Natural Treatments for Exercise-Induced Asthma
Exercise-induced asthma is one of the most common forms of asthma today. While a large percentage of people with asthma also experience seasonal allergies or react to other forms of asthma triggers, there are some people who only experience asthma symptoms during exercise or periods of physical exertion. This is what is known as exercise-induced asthma, and the cause of it is not known. For people with exercise-induced asthma, routine physical activity may actually help to decrease the severity of asthma symptoms over time. This is because many forms of exercise actually help to improve lung functioning. In addition, there are also several types of breathing exercises that can help to improve lung capacity and reduce exercise-induced asthma symptoms.
The use of a spirometer is often recommended for many people with respiratory conditions. A spirometer works to help improve lung capacity through a series of repeat exercises. The patient breathes into the device as hard and fast as they can over a period of several seconds, expelling all air from the lungs. The device gauges the amount of air expelled. Each time that the exercise is repeated, lung capacity increases, and the gauge continues to move up. Respiratory therapists recommend that patients hospitalized for asthma repeat this exercise several times a day.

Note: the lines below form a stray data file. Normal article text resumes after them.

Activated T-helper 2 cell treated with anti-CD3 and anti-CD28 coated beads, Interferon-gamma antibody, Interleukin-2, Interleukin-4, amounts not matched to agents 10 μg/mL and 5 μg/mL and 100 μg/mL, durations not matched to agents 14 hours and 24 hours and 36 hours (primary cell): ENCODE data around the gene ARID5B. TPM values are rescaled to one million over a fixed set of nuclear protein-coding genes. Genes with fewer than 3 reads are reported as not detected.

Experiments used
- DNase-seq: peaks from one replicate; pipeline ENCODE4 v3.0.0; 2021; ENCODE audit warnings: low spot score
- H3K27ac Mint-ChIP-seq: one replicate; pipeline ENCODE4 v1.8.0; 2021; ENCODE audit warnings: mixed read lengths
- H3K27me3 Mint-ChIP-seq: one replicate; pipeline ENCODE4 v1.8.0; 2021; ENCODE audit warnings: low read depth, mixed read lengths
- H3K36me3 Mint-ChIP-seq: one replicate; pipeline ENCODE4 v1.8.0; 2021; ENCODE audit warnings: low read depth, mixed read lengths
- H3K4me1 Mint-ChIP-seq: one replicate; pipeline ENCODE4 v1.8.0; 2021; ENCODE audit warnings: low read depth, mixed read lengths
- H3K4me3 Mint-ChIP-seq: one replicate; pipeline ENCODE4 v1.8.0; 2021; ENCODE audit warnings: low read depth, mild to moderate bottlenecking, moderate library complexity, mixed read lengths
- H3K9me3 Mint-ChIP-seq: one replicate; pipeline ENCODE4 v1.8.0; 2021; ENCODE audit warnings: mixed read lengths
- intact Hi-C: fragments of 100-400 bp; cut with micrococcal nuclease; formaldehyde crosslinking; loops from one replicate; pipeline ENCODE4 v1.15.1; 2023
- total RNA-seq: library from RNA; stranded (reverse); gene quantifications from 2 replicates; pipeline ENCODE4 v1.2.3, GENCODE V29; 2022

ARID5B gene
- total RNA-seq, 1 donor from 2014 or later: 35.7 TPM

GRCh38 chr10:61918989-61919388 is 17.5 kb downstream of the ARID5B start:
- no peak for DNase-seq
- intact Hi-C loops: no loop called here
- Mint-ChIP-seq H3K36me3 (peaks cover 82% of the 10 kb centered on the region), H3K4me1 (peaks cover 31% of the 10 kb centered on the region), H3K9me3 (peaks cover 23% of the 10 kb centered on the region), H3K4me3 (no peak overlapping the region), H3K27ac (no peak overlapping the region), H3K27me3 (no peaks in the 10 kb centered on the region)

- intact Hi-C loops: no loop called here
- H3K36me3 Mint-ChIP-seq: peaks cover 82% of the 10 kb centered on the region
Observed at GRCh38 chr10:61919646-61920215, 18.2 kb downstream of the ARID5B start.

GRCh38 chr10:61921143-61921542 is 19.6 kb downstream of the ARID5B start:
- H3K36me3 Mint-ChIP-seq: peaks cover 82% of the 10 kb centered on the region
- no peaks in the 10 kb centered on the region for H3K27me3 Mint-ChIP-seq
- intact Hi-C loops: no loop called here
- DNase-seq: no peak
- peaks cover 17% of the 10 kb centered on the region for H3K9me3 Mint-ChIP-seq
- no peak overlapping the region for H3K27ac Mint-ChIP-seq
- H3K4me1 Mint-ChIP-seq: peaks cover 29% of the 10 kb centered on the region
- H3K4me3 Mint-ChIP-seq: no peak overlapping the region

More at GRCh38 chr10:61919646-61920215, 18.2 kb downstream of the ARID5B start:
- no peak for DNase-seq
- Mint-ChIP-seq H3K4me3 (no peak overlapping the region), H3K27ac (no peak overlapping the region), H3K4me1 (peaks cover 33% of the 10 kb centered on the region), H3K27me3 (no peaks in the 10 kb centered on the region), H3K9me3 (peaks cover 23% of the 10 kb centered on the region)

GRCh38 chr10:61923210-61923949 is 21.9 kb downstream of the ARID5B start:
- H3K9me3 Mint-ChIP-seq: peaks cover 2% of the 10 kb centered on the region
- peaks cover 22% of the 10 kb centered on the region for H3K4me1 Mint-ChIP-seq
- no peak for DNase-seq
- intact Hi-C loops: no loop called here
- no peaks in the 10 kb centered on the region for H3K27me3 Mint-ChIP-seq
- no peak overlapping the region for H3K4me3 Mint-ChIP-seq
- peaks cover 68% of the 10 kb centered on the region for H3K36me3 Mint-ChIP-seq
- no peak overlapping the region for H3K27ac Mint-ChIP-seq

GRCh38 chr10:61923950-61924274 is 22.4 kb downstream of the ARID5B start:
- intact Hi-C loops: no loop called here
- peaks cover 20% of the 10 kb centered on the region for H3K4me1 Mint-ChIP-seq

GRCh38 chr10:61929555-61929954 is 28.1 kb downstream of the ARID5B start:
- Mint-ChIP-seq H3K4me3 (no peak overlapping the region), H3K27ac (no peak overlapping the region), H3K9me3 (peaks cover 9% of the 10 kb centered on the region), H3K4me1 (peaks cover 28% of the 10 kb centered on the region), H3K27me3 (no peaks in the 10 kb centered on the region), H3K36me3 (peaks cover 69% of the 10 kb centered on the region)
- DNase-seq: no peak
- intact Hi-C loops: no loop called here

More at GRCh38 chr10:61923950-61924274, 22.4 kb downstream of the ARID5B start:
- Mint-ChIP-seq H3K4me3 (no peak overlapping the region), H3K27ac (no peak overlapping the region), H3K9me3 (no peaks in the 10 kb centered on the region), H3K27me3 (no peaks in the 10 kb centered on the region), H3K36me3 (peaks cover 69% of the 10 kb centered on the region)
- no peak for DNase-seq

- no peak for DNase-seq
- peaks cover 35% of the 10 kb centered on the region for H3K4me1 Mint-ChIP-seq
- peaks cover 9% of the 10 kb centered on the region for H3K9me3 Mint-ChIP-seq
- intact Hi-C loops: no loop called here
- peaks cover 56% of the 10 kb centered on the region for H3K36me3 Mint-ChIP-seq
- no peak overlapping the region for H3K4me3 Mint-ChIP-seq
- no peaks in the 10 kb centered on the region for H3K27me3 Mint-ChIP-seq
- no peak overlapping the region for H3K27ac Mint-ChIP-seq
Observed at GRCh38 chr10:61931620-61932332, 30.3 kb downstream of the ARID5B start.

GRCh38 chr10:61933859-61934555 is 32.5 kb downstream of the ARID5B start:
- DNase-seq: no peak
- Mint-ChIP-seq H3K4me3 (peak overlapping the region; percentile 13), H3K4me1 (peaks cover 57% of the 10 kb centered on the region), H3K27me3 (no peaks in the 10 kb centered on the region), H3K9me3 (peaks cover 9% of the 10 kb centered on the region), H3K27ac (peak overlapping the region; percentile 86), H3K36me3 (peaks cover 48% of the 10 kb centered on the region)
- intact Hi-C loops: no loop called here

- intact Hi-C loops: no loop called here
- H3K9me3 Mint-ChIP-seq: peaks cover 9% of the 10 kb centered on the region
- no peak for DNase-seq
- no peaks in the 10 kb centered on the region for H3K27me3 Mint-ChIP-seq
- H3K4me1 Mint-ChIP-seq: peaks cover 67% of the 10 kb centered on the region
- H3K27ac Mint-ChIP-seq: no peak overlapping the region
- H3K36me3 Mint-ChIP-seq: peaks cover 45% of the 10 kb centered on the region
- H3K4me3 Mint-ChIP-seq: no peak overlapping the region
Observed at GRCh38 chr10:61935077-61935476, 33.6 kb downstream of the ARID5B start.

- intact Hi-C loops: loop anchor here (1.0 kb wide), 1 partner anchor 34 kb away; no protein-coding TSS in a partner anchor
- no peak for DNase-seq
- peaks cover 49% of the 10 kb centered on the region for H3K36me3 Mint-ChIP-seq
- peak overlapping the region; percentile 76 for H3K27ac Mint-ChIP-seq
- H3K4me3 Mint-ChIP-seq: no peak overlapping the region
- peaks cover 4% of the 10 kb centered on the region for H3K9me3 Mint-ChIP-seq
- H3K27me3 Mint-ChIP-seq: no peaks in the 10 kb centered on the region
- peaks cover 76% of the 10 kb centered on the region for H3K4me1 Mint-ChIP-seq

Activities like blowing up balloons can also help to increase lung capacity, but physical exercise combined with proper breathing is still one of the best ways to increase lung functioning over time. Still, there are many people that are not able to overcome their exercise-induced asthma symptoms with the use of exercise. In these people, the routine use of bronchodilators and other preventative asthma medications is often recommended. Eucalyptus oil can also help reduce asthma symptoms, when it is inhaled after symptoms begin.
Peppermint has also been shown to help expand airways and improve breathing, serving as one of the oldest asthma home remedies. Sucking on a peppermint prior to rigorous physical activity may help reduce asthma symptoms in some people, but rescue inhalers should always be on hand. Sipping hot water may also help to open airways after an asthma episode has begun. Home remedies for exercise-induced asthma symptoms often revolve around improving lung capacity and preventing future asthma symptoms through the use of routine asthma medication. For people with exercise-induced asthma, bronchodilators are often used before exercise or team sports in order to prevent symptoms.
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